Each year approximately 350,000 American homes experience a fire.
While that number has dropped drastically since the 1980s, few things in life can be more traumatic when it happens to a homeowner. A fire can destroy precious memories and turn your life upside down in a matter of minutes.
Here’s our checklist of what to do after a house fire to help you move forward after tragedy strikes.
Reach Out to Your Insurance Company
Although you might feel devastated and confused on what to do first after a fire, contact your insurance company as soon as you can. This will get the ball rolling on filing a claim and determining what is covered by your insurance policy.
Be sure to obtain a copy of the fire report from your local fire department for your insurance company. Your insurance company will also provide guidance on any immediate needs of your property. You may need to board up windows and doors and have water pumped out of the home.
A standard home insurance policy covers any damage done to your property by the fire and smoke including its structure and possessions. Additional living expenses should also be covered if you have to temporarily live somewhere else until the home is repaired (if salvageable) or until you find a new home.
Some insurance policies also offer loss of use funds to help you out with daily expenses such as groceries and toiletries. This is in case your credit and/or debit cards are destroyed in the fire.
What to do After a House Fire: Tell the Police
Although they’re already aware of the fire, contacting your police is a good idea if you won’t be able to return to your home for a while. They will be able to help protect the property from anyone entering it to steal items while you’re gone.
Find a Temporary Place to Live
Children and pets are particularly stressed out after an emergency such as a fire. Do your best to comfort and soothe them.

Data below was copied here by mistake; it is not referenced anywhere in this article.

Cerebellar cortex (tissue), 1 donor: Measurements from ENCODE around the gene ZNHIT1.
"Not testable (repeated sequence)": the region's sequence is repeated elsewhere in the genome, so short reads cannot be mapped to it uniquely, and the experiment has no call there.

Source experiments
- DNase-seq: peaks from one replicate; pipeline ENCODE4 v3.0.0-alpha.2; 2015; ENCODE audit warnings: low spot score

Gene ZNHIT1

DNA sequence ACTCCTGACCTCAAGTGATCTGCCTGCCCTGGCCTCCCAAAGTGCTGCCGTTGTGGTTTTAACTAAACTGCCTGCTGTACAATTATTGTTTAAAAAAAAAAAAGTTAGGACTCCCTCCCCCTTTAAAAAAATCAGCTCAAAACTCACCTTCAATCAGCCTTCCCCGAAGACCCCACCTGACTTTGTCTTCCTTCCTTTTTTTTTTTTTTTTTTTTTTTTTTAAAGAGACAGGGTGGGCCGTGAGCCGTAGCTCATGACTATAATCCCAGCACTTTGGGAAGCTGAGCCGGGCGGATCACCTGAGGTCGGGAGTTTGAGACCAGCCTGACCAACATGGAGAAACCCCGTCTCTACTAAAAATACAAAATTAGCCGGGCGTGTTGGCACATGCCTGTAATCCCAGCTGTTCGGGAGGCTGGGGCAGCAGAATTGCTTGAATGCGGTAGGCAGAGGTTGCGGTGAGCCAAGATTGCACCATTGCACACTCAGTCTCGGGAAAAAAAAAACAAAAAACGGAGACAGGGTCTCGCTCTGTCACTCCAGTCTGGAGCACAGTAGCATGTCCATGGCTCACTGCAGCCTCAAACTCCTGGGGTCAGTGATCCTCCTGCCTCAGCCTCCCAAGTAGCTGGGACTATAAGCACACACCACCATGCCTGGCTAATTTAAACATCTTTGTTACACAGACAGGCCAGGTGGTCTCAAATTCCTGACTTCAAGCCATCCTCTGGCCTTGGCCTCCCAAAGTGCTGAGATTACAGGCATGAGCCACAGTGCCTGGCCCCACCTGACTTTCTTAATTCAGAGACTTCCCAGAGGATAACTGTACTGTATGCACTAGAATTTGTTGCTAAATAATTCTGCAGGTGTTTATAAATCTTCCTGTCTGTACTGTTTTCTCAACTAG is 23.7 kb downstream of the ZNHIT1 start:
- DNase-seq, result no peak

Although it won’t feel like home, you’ll have to make arrangements to find a safe place to live until the permanent situation is sorted out.
If a friend or family members can help out, or if staying in a hotel isn’t an option, the American Red Cross and Salvation Army can provide options. These two disaster relief organizations can also help you replace any medicine lost in the fire.
Either way, the goal is to find a safe and comfortable enough place to stay for you and your family while you get your life back in order.
Save All Receipts
Save receipts for all spending you do following a fire, whether it’s for groceries, lodging, clothing, and anything else you need while displaced from your home. These will be needed to determine reimbursement from your insurance company.
Make a List of Damaged/Lost Items
This task can be daunting, but it’s necessary so your insurance company can pay for the replacement of any covered items. It doesn’t matter how big or small the possession, if it was destroyed or damaged add it to your list.
Keep in mind that with some insurance companies, proof of purchase such as receipts may be required. If you have access to a computer, looking these items up on your credit card statement or checking account history may be proof enough.
Replace Important Documents
If you lost any IDs such as passports or driver’s licenses or other important documents such as automobile titles and tax information, add these as well. These will need to be replaced as soon as possible.
Believe it or not, your regional Federal Reserve Bank can replace any damaged bills if half or more of each bill was untouched by fire. Carefully place each bill in plastic wrap to preserve it.
Melted coins can also be brought to the closed Federal Reserve Bank.
Lost or damaged U.S. savings bonds can be replaced by the Department of Treasury by filling out and submitting Form PD F-1048.
Get Finances in Order
A mortgage still needs to be paid even when a home is made uninhabitable by a fire. While living in a temporary place you will still need to make sure you pay your bills on time.
Contact your credit card company right away to replace any cards that were lost or destroyed by the fire. If you have an emergency fund, now’s the time to use it to pay any unforeseen bills or buy supplies until you’ve returned to your home.
Request Permission to Enter Your Home